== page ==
I do read adult books, honest. I just don’t seem to feel brave enough to write about them on dooyoo. Besides, the very best children’s books can mean as much, if not more, than an adult novel. The following are probably the most dog-eared, dilapidated, laughed and cried-over in my collection. Because sometimes I want to come home to some old friends, to sink into a book like a sofa, and the latest Iain Banks or Margaret Atwood just won’t do. And because when you get down to it, most things not capable of being understood by a bright child probably aren’t worth knowing. In no order at all: 1) The Once and Future King / T.H.White I’m cheating already. This is actually a collection of four books, the first and most well-known being ‘The Sword in the Stone’ (yes, it’s also a Disney film, which, despite not being terribly faithful to the book, does convey a lot of the fun and magic). Book 1 is the story of King Arthur from his boyhood up to the fateful moment that he pulls Excalibur from the stone and becomes king. T.H.White gives himself free rein in this one and embellishes the legend however he likes (I guess Mallory et al never wrote much about Arthur as a child, and White uses this omission to plant himself squarely in the frame as an Arthurian chronicler). As part of his education, courtesy of tutor Merlyn, Arthur metamorphosises into several animal forms, and learns much about the nature of government from his experiences as a fish, bird, ant etc. This understanding of diverse types of society (and corresponding human-types) is what ultimately fits him to rule Britain. He also has lots of adventures of the ‘ripping’ variety, and we get a lot of laughs out of the buffoonish kings and knights. My Dad read this book aloud to me when I was about 8, and I loved it, though much of it mystified me. The language is archaic (both mediaeval and 1940’s) and I would n’t expect anyone under 12 to get a lot out of it by themselves. The next 3 books are another matter altogether. Taking Arthur right up to his death, they deal with complex moral and emotional themes, touching on adultery, homosexuality, romantic love, fascism and incest. Don’t get me wrong, it’s not inappropriate or shocking, but I doubt many young readers would be interested enough. 2) My Friend Mr.Leakey / J.B.S. Haldane Six assorted eccentric stories, three about the eponymous Mr. Leakey and the extraordinary days that the narrator spent with him. Mr. Leakey is a magician (not a conjuror, a real magician) who lives in a flat in 1930’s London with his dragon Pompey and the jinn (or genie) Abdu’l Makkar. He has flying carpet adventures, punishes unsavoury types, such as money-lenders and burglars, very originally and satisfactorily, and hosts a fancy dress party where everyone turns up as themselves, waiting for Mr. Leakey to transform them into their desired form (imagine a fire-engine, a giant lobster, Shakespeare, a comet and a yak all dancing together). Pompey is a rather naughty young dragon who has to wear asbestos boots to stop him burning the carpet. Abdu’l Makkar is a very dignified jinn, who is likely to turn up if you are losing at cricket to say “Shall I slay thine enemy, O Defender of the Stumps?”. The narrator is a nice-but-dull bachelor type, who gets to know Mr. Leakey after pulling him back onto a traffic island to prevent a car from running him down. The mixture of the prosaic and the fabulous is an absolutely winning combination, and very very funny. I feel guilty. This is a pointless review because this book is out of print. But, who knows? I found a 1970’s copy second-hand a year ago (and selfishly bought it for 20p so I could actually read it without my 1940’s copy falling apart even more). And I bet some lovely dooyoo-er has got some pull somewhe re in a publishing company. Get it back in print! It’s priceless. 3) White Boots / Noel Streatfeild This has all the usual ingredients of Streatfeild’s wonderful stories. Plucky, ambitious, yet poor children who achieve success against the odds, rather daft grown-ups who don’t really understand, and a wonderfully traditional Nanny who says things like “Rusks indeed! I’ve never starved my children yet and I’m not starting now. The moment I see Lalla looking peaky, it’s hot dripping toast for her tea and plenty of it.” In this case it’s Harriet, who has been prescribed ice-skating to build her up after a long illness, that finds herself longing for stardom. Streatfeild’s characters are always recognisable, if sometimes slightly stereotyped, and she writes perceptively about the thoughts and dreams of young girls. The book is set in the comforting middle-class world of the 1950’s where (almost) everybody is a nice, decent sort, and those that aren’t receive swift retribution. The blurb on my 1960’s copy states, rather endearingly, “This is a gay and exciting story which will keep you reading furiously”! 4) Charmed Life / Diana Wynne-Jones Thank goodness, this is back in print now or I’d be left with another ‘My Friend Mr. Leakey’ situation in recommending it to you. Reseurrected hot on the heels of the Harry Potter phenomenon, this story introduces orphan Cat Chant, a young boy who lives in a parallel world where magic is commonplace, where you can buy eye-of-newt at the corner shop and the Willing Warlock plies his trade in the classified ads. I expect you’ve spotted the much-touted HP similarities by now. As in HP, not everyone can perform magic, and Cat’s sadly lacking talents in this department are made especially galling by the fact that his sister Gwendolyn (a nasty piece of work) has all th e makings of a very powerful witch. This leads to them both being sent to stay with Chrestomanci, the greatest enchanter in their world, in order to learn magic. Chrestomanci is a wonderfully enigmatic character – a perfect English gentleman who appears whenever his name is mentioned (sometimes wearing an extremely elegant dressing gown), and wields enormous power whilst remaining vague and aloof. Confession : as a young girl I found him incredibly sexy! Of course I’m over all that now. Er-hmm. This book is clever, thrilling, funny, and occasionally downright scary. Wynne-Jones is a very talented and imaginative writer indeed, and I have no idea why her books were allowed to go out of print for such a long time. They have tremendous appeal for a modern audience (maybe because she was always a bit ahead of her time?). 5) The Secret Garden / Frances Hodgson Burnett Spoilt orphan Mary comes to Yorkshire from colonial 1900’s India to Misselthwaite Manor. The Manor holds many secrets. Mr. Craven, the master, keeps a closely-guarded sadness since the death of his wife which has led to the neglect of his son, the bed-ridden and obnoxious Colin, whose existence he can hardly bear to acknowledge. Crucial to the book is Mrs. Craven’s garden, abandoned, sealed and taboo since the accident which caused her death. When Mary discovers and tends the secret garden, she undergoes a complete change of character and becomes herself (with the help of the healing and inspirational forces of nature), the catalyst for change at the Manor. A beautifully idealistic and very spiritual book. 6) His Dark Materials / Philip Pullman Cheating again! This is a trilogy which begins with ‘Northern Lights’. The books have been compared favourably to ‘Lord of the Rings’. The final part was published last year and means I can no longer grumble “they just don’t write ‘em like they used to.” Bah humbug. Lyra is an orphan (are these orphans getting repetitive?) living in the bachelor colleges of Oxford in a world parallel to our own. The most striking feature for me in these novels is the concept of the daemon, something like a witch’s familiar, a physical manifestation of the soul in animal form, attached to a person by an invisible cord. Children’s daemons are changeable in shape, whereas adults’ are fixed. Personally I started to miss my daemon as soon as I read about the idea. Like the other original devices in these books, it just seemed so ‘right’, as if more of a discovery than a literary invention. The philosopher-scientists and the church of Lyra’s world are very concerned with the emerging phenomenon of Dust, a worrying substance that can only be detected with special equipment, and is attracted to people from the time they reach puberty. The three novels take us through a staggeringly original and complex journey as Lyra, with her friend Will (from 'our' Oxford, as the stories encompass several different worlds), has extraordinarily exciting adventures and discovers the truth behind the adults’ scheming and plotting. Sorry for all the superlatives, but these books blew me away. Dare I say it’s a modern epic, truly readable and utterly captivating, a subversive analysis of morality, a book which rewrites classic, and creates new, mythology. Deep and dark and not for the young reader. And with Lyra as the assertive, passionate female protagonist, the perfect foil for all these ‘girly’ books I’m recommending! 7) The Little Prince / Antoine de Saint-Exupery I’ve written about this at length elsewhere on dooyoo, so suffice to say it’s the uplfting yet tear-provoking story of a man, a boy, and a sheep (sorry to be facetious but I thought you might need a joke by now). 8) Comet in Moominlan d / Tove Jansson Moomins are shy and peaceful creatures who live in the beautiful world Tove Jansson has created for them in Moominvalley. They enjoy hobbies such as gardening and baking (Moominmamma), writing memoirs of their (supposedly) debauched youth (Moominpappa), and pear-collecting, path-finding and pearl-diving (Moomintroll). Their house is always open to visitors and the visitors certainly come. In this, my favourite story of the Moomins, Moomintroll and his friend Sniff, the small animal, set out to discover the truth about the rumours they had heard about a comet that will come to destroy the beautiful earth that they love. They meet Snufkin who is the archetypal hippie traveller, the Snork (a rational scientist) and the Snork Maiden, very sweet and who Moomintroll swiftly falls for after saving her from the Terrible Bush. When they reach the Observatory in the Lonely Mountains they are told that a comet will hit the earth on the seventh of October at 8.42pm. Possibly four seconds later. Luckily they have the utmost faith in Moominmamma to deal easily with this sort of nasty occurrence, and the little clan hurry home to her. In my experience, you either like this sort of thing or you don’t. I know several grown men who otherwise seem a bit hard and insensitive, yet have a special place in their heart for the Moomins. Let’s all force our boys to read it and make them forever squishy in the middle…. 9) Autumn Term / Antonia Forest Phew! Another back in print by the skin-of–my-teeth book. If you want to read others in this series, tough luck, as they are all currently being bought for high prices, second-hand, by the many fans of this writer. Hopefully the recent reprint of this, my favourite, means that more are on the way. Nicky and Lawrie are twins and new girls at 1940’s Kingscote School. Hurrah! Another school series for those who love Malory Towers, St C lare’s and the Chalet School etc. But this one has a subtle difference. Forest writes in a much more sophisticated than usual way about the personalities and problems found at a boarding school. This book is a very intelligent study of the feelings and motives behind one term’s happenings at what could be any school. Forest has a light touch when dealing with morality – and a realistic one. Wrong-doers are not instantly punished – if ever. As the series progresses (taking in events at home as well as at school) we come to a greater understanding of why the ‘baddies’ do as they do, but, as in real life, they often suffer only in their heads, if at all, and more often than not we feel a certain sympathy for them. Forest’s ability to get inside someone’s head and convey honestly what she finds there is unusual. I loved, as a child, her refusal to talk down to the reader; whatever the subject, she assumed you would either understand or catch her up, and as I still have a long way to go before I complete my collection of her books, I would say again, please get them back in print. 10) The Story of the Treasure Seekers / E.Nesbit Nesbit is a born story writer and has dreamed up many wonderful and magical scenarios for imaginative readers, such as ‘The Phoenix and the Carpet’ and ‘The Story of the Amulet’. However, being a massive fan, I was surprised that, for the purposes of this top 10, the stories I prefer are these relatively down-to-earth ones of the Bastable family seeking to restore their lost fortunes in an ordinary non–magical way. This is the story of the different ways in which they looked for treasure. As Oswald says, “I think when you have read it you will see that we are not lazy about the looking.” They try digging for it, being detectives, publishing their poetry, being bandits, selling sherry, and even divi ning for it. I find it totally hilarious. The situations that they find themselves in, and the lovely interplay between the wide age-range of the Bastable children, make this a very funny and revealing read for families, even though written in the 1900’s. ~~~~~~~~~~~~~~~~~~~~~~~~~~~~~~~~~~~~~~~~~~~~~ I’ve probably learnt more writing this than anybody reading it would, because I realised fairly early on that my choices said a lot about me. No Harry Potter, fair enough. Don’t get me wrong, I love those books and queue up with everyone else because I want to know what’s happening to Harry, Ron and Hermione. Books like Philip Pullman’s, however, blow HP completely out of the water (and out of the top 10, sorry). I was surprised by what I left out and by what I put in. No Oz, no Alice, no Winnie the Pooh. Surely these books deserve to be in there? I tried to be honest and checked the relative delapidation of books that I was thinking of reviewing. These aren't always the best written books, or the most important, just my favourites and the ones I most often return to. I seem to like orphans or children removed from their parents for some reason (suppose it gives the writer a freer hand as the children are able to do what they want without Mummy coming in and spoiling it all), and books from the 1900's to 1950’s, ones that give a very safe view of society and morality. This perturbed me a bit and if I had a psychoanalyst to hand I would no doubt be wasting their time and my money trying to discover why. Thanks to anyone who stuck with it this far and I am sorry it was so long! Any comments are very welcome. P.S. I really, really want to do another one of these, on adult books. Go on dooyoo, let us write more than one top 10 list if we want, pleeeeeeease?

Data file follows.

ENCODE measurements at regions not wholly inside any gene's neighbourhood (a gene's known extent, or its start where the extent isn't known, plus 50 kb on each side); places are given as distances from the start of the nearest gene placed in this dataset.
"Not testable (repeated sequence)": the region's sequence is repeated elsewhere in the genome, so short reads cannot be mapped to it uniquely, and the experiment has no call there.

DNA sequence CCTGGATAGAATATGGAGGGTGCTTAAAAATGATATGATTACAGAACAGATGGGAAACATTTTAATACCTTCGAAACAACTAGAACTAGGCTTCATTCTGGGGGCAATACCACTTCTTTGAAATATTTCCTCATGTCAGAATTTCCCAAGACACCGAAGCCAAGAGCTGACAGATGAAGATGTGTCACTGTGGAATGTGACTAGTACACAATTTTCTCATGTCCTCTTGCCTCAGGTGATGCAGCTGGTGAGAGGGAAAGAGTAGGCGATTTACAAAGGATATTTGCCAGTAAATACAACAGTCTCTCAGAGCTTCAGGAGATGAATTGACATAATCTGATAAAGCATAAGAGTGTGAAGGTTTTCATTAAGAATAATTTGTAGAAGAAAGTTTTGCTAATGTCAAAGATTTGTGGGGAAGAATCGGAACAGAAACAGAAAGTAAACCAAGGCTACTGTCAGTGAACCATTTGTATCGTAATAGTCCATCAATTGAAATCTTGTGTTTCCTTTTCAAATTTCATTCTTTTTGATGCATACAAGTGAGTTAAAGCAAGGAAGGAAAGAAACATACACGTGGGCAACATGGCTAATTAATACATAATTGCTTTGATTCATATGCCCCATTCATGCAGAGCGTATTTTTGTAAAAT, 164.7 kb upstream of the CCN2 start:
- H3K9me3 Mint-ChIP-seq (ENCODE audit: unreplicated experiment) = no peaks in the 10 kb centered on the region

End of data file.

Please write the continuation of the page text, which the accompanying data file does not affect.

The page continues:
At the simplest level, The Little Prince is the story of a pilot whose plane has crashed in the Sahara Desert. There he meets an "extraordinary small person", the little prince, who shares stories about his travels in the following days they spend in the desert, as the narrator attempts to repair his plane. Like all the best children's books (and I would question if this one is actually intended for children at all), the story deals with deep themes and is ultimately an incredibly moving allegory on friendship, love and death. The narrator begins by explaining how as a child, and later as an adult, he realised that most 'grown-ups' (the scathing term used throughout the book) were too 'concerned with matters of consequence' to understand anything that was beautiful or true. He uses some wonderfully cutting examples to portray the gulf between the day-to-day prosaic matters that adults are focused on, and the magical, spiritual world of the child. The narrator (like all of us?) has learnt to put away childish things and 'bring himself down' to the level of the grown-ups, in order to be accepted by society. When the mysterious prince appears from nowhere, we learn that he comes from another planet, such a tiny one that he can circumnavigate it in only a few steps. This enables him to enjoy his rather melancholy pleasure - watching the sunset - as many times a day as he wishes. He has only to move his chair back a few paces. His main concern is the care and tending of his flower, a rose - to us a rather scheming if vulnerable creature - to him the most important thing in the universe. The narrator recognises a kindred spirit. The question is, has he spent too long among the grown-ups to be able to truly relate to his new friend? As the pilot struggles with his life-and-death effort to mend the plane, the little prince describes his journeys on other planets. The author uses his descriptions of t he characters he meets: a king, a drunk, a businessman etc., and the prince's innocent reactions to them, to further satirise the ultimately pointless preoccupations of humanity. "The grown-ups are certainly very, very odd." Then the prince comes to Earth. He meets the sinister golden snake who talks in riddles, but also promises to solve them all with it's venom. Most shatteringly for the prince, he finds a garden containing thousands of roses. Having believed his rose to be the only one in existence, this discovery shakes him terribly, until he meets the fox (in probably my favourite part of the novel), who asks the little prince to tame him. The fox is something of a philosopher, who understands what makes a friendship special, and what makes a loved-one unique in all the world. The prince is reassured that his flower, however proud, vain or manipulative we may find her, deserves his devotion and love because of the unseen bonds that tie them together. I'll leave it for you to find out, if you want to, whether the little prince returns to his planet, and if the pilot escapes from the desert. Before the book ends, both narrator and reader have been reminded of some important truths we often forget - that work makes pleasures sweeter, that it is the time we waste over things that makes them precious, that terrible things grow from tiny seeds if we are not vigilant to root them out, and that life is too short to bother with 'matters of consequence'. The author's illustrations complement the story perfectly. Very simple and slightly naive, without being mawkish. In a nice piece of self-reference, the little prince pokes fun at them during the book (they are the sketches the narrator has made during their time in the desert). The final illustration consists of only three lines, but manages to have heartbreaking connotations because of the skillful and subtle build-up of feeling the author achieves. I hope I have managed to put across some of the emotion and magic that this story contains. Some of the ideas and images may sound sentimental or twee, and in other hands I'm sure they could be, but the author's lightness of touch and sincerity transport a simple story into something that will stay with you for a long time. I must have read this book about twenty times, and each time find myself moved, gripped, and usually in tears by page 89! This book is now available in the Wordsworth classics series for the sum of **£1**. So no excuses, for the price of a pint you could get this, and a box of tissues too.
Did everybody forget about nannies? There are so many useful opinions here about childminders and nurseries, so I thought it was time to put the case for employing a nanny to care for your children. First of all I must admit a strong bias. I have worked as a nanny myself for several years and loved it! But personal feelings aside, I hope the following provides anyone interested with some useful information. ~~~~What is a nanny?~~~~ Most people's idea of a nanny is either some starchy, Mary Poppins-type old lady, or a 17-year-old from Sweden over here for a year to improve her English. This does not have to be the reality. Nannies are usually trained or experienced people who happen to love working with children. A nanny is a person you employ in your own home to care solely for your children. Someone who can live in your home, or simply turn up for work every morning, ready and willing. ~~~~Why use a nanny?~~~~ Some advantages are pretty obvious from the above description. The nanny has chosen to work with children as a career. It is not someone who has decided that childminding would fit in nicely with caring for their own children. She (or perhaps he, although there is a severe lack of men in this profession, partly due to the bias against male childcare and education workers) is committed to the work and is often thoroughly trained in child development. Nannies care solely for your child(ren). They will be given 100% attention. With the best will in the world, a childminder is unlikely to be able to do this as other children, maybe their own, will be in the house. A nanny can and will plan the whole day around your kid(s) to suit their (and your) needs. You make the rules. Don't want your child to watch TV? Fine. An older child needs to practice the piano, or help with homework? No problem. If the children attend clubs, Brownies, dance lessons or want friends round to pla y, the nanny will take care of it. The nanny works in your home. Your children are cared for in the place that they know best, where they feel safest, surrounded by their own toys and familiar reminders of you. This also means, of course, that you don't have to worry about transporting your kids across town to their childcare every morning. The nanny arrives, you leave for work - simple. Some nannies will also do small household jobs such as ironing or shopping too. No dirty dishes when you get home! ~~~~There must be a drawback~~~~ Well, yes. Money. A nanny will sometimes (but not always), cost you a little bit more. However, nannies can charge as little as £3.50 an hour depending on their experience and the number of hours you need them. Sky-high rates of £7.50 an hour plus perks that I've read about in the media are just not the norm (unless you go through an agency - more on that later!). £5 would be a good rate for an experienced nanny looking after 2 kids. I've personally worked for between £3 and £8 an hour depending on the situation. Now think of your average childminding or nursery fees (and double or triple them if you have more than one child). Isn't it worth a bit more for all the advantages? If you have 2 or more children you could easily end up saving money. ~~~~But I want my child to learn to fit in with other children~~~~ Children at a childminder or nursery certainly gain valuable social skills. However, a good nanny will take your child to coffee mornings or toddler groups regularly, and probably knows a network of people with young children in your area. Anyway, isn't it nice for your child not to have to share *all* the time? ~~~~The best of all worlds~~~~ Employing a good nanny can be a great experience for you and your children. Of course, finding the right person is vital. If you have to advertise for someone, check references tho roughly. Don't go through an agency - they will charge you the earth and often don't carry out as thorough a check as you would assume. I would strongly recommend word-of-mouth s the best way to find a suitable, trustworthy, experienced nanny. So ask your friends, colleagues, local nursery or toddler group if they know of anyone. And when you've found the right one for you, relax knowing your children are in safe hands, being cared for by a dedicated professional person while you get on with your life. In writing this opinion I in no way wish to criticise childminders or nurseries. There are many skilled people working in these areas who do the best possible job within the particular setting. It's just that I feel a nanny is the best of all worlds for working families.